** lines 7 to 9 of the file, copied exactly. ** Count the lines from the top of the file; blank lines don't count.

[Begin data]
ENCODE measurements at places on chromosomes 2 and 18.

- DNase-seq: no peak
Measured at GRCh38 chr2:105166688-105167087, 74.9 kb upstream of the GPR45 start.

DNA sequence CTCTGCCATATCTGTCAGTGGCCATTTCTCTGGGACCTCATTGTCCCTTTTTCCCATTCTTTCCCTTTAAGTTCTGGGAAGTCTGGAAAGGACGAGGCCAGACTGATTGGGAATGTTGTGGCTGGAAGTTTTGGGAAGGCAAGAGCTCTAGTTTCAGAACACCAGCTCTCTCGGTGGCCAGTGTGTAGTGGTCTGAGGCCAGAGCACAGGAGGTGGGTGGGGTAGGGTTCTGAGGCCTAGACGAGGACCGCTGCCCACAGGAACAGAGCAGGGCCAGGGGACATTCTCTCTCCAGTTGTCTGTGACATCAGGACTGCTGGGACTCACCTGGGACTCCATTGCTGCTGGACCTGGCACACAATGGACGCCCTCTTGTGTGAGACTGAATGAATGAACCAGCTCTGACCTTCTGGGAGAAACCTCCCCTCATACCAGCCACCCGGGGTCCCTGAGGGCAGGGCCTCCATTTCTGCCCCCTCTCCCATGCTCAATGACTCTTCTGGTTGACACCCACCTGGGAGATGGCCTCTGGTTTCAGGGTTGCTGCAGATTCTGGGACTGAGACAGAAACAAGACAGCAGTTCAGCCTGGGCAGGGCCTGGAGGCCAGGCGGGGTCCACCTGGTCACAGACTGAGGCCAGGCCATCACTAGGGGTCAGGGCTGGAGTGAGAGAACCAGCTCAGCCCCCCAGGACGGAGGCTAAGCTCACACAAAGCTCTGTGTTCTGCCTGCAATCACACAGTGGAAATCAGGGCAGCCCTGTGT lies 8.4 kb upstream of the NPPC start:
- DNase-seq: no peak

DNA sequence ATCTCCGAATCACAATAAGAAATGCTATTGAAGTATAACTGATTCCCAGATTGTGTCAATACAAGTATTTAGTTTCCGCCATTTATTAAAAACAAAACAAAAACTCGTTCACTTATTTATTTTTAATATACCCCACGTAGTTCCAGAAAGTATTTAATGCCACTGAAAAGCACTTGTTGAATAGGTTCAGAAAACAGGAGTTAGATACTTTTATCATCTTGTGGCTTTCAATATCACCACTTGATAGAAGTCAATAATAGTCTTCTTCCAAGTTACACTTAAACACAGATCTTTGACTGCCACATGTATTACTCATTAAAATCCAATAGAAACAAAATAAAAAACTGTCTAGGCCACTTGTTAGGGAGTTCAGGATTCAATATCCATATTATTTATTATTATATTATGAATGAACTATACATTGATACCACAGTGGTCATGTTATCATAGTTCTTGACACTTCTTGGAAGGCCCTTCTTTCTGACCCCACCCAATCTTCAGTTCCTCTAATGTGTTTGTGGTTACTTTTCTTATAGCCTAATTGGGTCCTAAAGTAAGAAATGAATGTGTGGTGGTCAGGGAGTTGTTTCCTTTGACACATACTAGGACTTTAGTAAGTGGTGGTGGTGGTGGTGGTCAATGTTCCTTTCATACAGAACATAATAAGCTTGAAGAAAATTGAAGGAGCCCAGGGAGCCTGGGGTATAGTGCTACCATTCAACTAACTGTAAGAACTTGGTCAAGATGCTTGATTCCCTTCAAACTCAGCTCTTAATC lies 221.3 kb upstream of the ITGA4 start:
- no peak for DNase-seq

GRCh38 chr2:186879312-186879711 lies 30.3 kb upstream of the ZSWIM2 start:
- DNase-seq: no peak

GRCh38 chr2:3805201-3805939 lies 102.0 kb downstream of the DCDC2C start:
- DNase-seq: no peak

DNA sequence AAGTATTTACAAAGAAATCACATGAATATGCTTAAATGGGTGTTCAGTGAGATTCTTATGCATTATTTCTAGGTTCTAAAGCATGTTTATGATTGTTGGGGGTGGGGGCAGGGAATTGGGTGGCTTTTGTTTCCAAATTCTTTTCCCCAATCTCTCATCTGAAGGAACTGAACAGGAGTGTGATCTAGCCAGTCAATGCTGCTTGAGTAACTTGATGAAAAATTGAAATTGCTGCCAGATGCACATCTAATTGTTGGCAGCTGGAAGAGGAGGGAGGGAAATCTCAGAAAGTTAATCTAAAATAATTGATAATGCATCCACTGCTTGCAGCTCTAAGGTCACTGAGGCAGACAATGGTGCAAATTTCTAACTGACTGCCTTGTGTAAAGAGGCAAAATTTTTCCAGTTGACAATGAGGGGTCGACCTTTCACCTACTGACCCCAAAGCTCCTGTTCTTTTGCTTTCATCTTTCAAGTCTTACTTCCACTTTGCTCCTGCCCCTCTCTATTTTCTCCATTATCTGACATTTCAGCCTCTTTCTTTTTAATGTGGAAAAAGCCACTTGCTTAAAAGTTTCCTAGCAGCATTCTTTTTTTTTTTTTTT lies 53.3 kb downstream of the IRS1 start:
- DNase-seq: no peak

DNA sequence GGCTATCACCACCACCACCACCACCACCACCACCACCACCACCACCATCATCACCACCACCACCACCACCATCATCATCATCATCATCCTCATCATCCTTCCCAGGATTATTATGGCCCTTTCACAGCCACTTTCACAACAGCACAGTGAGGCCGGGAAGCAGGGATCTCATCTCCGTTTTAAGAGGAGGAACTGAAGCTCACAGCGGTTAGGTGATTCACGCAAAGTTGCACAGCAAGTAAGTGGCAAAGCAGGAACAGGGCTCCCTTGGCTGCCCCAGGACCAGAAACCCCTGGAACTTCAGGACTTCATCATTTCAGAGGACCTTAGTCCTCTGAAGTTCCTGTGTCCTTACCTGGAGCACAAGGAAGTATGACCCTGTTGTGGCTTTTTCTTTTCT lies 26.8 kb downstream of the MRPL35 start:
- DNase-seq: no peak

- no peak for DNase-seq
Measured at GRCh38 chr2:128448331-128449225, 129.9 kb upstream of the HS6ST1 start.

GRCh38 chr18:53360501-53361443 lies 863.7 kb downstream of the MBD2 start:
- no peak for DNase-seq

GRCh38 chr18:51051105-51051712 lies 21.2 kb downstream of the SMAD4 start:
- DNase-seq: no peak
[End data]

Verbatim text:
- no peak for DNase-seq

GRCh38 chr2:186879312-186879711 lies 30.3 kb upstream of the ZSWIM2 start:
- DNase-seq: no peak